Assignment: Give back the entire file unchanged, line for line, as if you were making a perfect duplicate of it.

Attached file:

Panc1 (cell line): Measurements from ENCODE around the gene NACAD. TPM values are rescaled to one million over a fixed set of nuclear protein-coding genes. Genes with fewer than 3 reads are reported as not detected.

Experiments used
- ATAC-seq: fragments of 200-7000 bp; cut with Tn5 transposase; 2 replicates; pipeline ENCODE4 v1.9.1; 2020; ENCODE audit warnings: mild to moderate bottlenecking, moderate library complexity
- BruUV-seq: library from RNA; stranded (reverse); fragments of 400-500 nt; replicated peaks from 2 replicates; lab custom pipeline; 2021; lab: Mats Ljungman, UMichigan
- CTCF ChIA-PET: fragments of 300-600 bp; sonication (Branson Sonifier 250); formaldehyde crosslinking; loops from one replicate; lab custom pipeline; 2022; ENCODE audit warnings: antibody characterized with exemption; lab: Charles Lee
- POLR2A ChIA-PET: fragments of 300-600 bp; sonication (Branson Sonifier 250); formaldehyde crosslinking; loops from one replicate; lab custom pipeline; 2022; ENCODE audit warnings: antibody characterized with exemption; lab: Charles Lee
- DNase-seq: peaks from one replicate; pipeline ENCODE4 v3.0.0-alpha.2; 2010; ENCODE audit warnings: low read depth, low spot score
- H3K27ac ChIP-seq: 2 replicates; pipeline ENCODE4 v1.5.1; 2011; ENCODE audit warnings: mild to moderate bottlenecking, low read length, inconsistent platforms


Panc1 (cell line): Measurements from ENCODE around the gene NACAD. TPM values are rescaled to one million over a fixed set of nuclear protein-coding genes. Genes with fewer than 3 reads are reported as not detected.

Experiments used
- ATAC-seq: fragments of 200-7000 bp; cut with Tn5 transposase; 2 replicates; pipeline ENCODE4 v1.9.1; 2020; ENCODE audit warnings: mild to moderate bottlenecking, moderate library complexity
- BruUV-seq: library from RNA; stranded (reverse); fragments of 400-500 nt; replicated peaks from 2 replicates; lab custom pipeline; 2021; lab: Mats Ljungman, UMichigan
- CTCF ChIA-PET: fragments of 300-600 bp; sonication (Branson Sonifier 250); formaldehyde crosslinking; loops from one replicate; lab custom pipeline; 2022; ENCODE audit warnings: antibody characterized with exemption; lab: Charles Lee
- POLR2A ChIA-PET: fragments of 300-600 bp; sonication (Branson Sonifier 250); formaldehyde crosslinking; loops from one replicate; lab custom pipeline; 2022; ENCODE audit warnings: antibody characterized with exemption; lab: Charles Lee
- DNase-seq: peaks from one replicate; pipeline ENCODE4 v3.0.0-alpha.2; 2010; ENCODE audit warnings: low read depth, low spot score
- H3K27ac ChIP-seq: 2 replicates; pipeline ENCODE4 v1.5.1; 2011; ENCODE audit warnings: mild to moderate bottlenecking, low read length, inconsistent platforms